Why People Love to Watch Influencers Get Punched In the Face

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These fights garner interest because of their characters, not their quality. This is the world of influencer boxing, of internet-famous tough guys and celebrities clinging to relevance, of manufactured beefs and emotional arcs plotted via training videos and podcast appearances. Influencer boxers know something boxing purists don’t: that a fight without a narrative, no matter how poetic its execution, is just a hollow technical exercise.

Boxing promoters have spent decades enticing viewers with the prospect of seeing celebrities in the ring. In 1991, when the former N.F.L. All-Pro Mark Gastineau became a professional fighter — a popular figure suddenly competing in a very new context — his career attracted national interest. (“60 Minutes” later reported that most of his fights were fixed, with opponents paid to take dives.) The appeal of familiar faces in violent battles emerged in fiction, too, as with “Celebrity Deathmatch,” which debuted in 1998 and featured stop-motion animations of celebrities killing each other in the ring. In 2002, Fox ran two episodes of “Celebrity Boxing,” starring the likes of Vanilla Ice and Tonya Harding, before canceling it. (TV Guide would later rank it the sixth-worst show ever.) That same year, Donald Trump’s Atlantic City casino hosted the “Brawl at the Taj Mahal,” a stunt fight between two regulars on Howard Stern’s radio show. Such spectacles may not have the craft of top-tier boxing, but they capitalize on a powerful force: the desperate demeanor of people prepared to do anything to grow or maintain their fame.

Logan Paul and his younger brother Jake Paul seem to understand the power of narrative better than their peers. Jake is a Disney Channel actor turned YouTuber turned rapper; Logan is a YouTuber turned podcaster turned energy-drink salesman. Each began boxing in 2018. Since then, Logan has lost to Mayweather in a widely publicized exhibition match, while Jake has landed among the most recognized names in boxing, cultivating the image of a renegade disrupting the sport. It hardly matters to viewers that the Pauls are top-​tier self-promoters but (at best) midtier boxers. What matters is their flair for the dramatic and their internet-bred ability to get people to care about them.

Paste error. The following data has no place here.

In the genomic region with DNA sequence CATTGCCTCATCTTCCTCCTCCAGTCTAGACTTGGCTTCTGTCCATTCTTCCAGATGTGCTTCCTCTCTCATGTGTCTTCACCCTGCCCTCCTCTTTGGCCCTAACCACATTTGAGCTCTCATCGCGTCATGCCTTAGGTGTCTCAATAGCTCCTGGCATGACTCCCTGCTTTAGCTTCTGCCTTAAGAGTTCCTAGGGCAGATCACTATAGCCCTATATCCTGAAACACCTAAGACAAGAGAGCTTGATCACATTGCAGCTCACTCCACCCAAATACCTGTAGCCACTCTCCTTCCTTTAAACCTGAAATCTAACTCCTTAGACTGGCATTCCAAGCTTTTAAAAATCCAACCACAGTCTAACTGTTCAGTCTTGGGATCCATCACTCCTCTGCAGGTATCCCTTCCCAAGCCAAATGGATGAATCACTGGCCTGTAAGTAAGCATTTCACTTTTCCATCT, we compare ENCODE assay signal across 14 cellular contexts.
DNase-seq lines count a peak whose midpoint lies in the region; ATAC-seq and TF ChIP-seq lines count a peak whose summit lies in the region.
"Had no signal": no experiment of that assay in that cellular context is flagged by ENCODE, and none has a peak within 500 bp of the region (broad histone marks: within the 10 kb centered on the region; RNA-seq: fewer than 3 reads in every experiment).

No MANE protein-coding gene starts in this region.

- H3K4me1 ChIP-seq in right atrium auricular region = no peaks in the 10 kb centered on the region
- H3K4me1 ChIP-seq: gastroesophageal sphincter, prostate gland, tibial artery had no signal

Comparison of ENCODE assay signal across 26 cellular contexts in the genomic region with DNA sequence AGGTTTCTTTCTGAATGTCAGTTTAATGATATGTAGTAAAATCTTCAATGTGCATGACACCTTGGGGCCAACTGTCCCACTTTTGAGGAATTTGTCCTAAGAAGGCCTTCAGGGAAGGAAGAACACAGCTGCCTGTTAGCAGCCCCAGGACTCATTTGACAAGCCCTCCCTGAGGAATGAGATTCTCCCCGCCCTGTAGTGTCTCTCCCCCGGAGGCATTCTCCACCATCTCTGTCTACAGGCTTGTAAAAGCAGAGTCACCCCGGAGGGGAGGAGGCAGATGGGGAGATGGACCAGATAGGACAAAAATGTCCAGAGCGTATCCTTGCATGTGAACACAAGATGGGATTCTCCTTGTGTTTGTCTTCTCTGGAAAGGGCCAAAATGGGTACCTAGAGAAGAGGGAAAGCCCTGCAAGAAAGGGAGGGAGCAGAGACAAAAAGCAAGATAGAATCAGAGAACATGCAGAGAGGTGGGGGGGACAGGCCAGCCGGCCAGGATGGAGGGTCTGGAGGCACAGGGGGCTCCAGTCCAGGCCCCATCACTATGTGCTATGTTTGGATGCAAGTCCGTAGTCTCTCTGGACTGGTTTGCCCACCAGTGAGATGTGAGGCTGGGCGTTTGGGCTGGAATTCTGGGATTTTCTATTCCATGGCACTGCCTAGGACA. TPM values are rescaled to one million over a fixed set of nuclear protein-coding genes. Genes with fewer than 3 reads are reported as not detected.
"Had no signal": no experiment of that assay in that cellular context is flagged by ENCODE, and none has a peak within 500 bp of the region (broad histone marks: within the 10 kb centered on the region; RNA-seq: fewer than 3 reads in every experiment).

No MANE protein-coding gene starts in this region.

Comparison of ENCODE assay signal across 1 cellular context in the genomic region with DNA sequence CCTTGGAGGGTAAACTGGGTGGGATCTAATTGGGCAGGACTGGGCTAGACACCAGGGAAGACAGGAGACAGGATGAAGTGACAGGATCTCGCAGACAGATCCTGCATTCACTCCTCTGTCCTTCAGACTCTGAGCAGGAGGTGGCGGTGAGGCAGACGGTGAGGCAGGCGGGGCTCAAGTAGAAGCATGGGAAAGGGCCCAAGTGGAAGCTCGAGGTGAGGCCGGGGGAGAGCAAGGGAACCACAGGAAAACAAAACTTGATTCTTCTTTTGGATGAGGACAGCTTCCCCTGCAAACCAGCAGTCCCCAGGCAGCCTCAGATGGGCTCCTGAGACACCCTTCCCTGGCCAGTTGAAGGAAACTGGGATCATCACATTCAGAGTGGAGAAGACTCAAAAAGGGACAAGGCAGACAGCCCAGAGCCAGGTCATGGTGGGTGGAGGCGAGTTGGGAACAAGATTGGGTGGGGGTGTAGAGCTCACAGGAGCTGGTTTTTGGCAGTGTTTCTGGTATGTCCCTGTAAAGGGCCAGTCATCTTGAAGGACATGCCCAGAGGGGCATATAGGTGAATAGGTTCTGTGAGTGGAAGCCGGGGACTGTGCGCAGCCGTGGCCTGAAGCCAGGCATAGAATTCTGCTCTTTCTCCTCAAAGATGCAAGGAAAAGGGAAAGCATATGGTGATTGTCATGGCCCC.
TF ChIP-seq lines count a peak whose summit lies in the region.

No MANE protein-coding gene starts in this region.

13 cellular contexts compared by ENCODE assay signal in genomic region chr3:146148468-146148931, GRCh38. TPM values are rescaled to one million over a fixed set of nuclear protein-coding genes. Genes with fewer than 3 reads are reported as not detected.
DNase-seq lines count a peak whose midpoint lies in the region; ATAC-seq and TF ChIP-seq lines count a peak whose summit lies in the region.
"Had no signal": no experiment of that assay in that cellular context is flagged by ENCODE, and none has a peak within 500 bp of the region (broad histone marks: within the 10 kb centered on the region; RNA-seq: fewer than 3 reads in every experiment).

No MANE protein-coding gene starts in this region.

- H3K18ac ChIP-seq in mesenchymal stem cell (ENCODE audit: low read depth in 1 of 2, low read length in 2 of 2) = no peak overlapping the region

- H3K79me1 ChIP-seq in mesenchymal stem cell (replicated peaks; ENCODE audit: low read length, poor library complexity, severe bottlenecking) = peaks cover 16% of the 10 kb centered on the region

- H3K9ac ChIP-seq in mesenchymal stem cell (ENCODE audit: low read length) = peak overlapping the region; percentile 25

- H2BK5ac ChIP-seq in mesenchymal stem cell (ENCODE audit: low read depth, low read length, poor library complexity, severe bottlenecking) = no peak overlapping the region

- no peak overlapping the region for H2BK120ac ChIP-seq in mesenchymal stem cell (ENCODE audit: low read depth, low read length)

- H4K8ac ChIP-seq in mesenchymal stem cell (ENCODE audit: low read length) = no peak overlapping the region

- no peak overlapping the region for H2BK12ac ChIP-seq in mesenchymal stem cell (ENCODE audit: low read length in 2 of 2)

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In every other professional sport, major events promise elite performance first, and then search for narratives to enliven them. The record-setting ratings at this year’s U.S. Open tennis final between Coco Gauff and Aryna Sabalenka, for instance, owed something to Gauff’s irresistible ascension and charisma, but they were earned mostly by the otherworldly talent on display. Yet in boxing there is no longer a discernible marriage between talent and narrative. To care about the fight between Paul and Danis — or one between the rapper Blueface and the TikToker Ed Matthews, or the retired N.F.L. star Le’Veon Bell and the YouTuber JMX — is to care almost exclusively about the caricatures these figures present. There are no real athletic stakes, no championship belt to be lifted. The match’s meaning is derived almost solely from its plotting.

Boxing as a mainstream entertainment, the stuff of front pages and towering athletes, had its peak in the 20th century; now, increasingly, it is a niche product, not a mass-market one. As the combat-sports journalist Ariel Helwani said in an episode of Netflix’s “Untold” documentary series spotlighting Jake Paul, “I can’t tell you just how hard it is to get people to be emotionally invested, to get people to care, to get people to buy pay-per-views and tickets.” But there is a robust new audience that follows social-media celebrities and would not mind watching them duke it out. If nothing else, the Pauls know how to curry that attention. Before pivoting to boxing, Logan was perhaps best known for posting a video of a body hanging from a tree in Japan’s “suicide forest,” a stunt that spawned outrage and led YouTube to suspend his ad revenue. Somehow, he emerged from the controversy more famous than before, reinforcing a sinister lesson about content creation: Do whatever it takes to maximize engagement.

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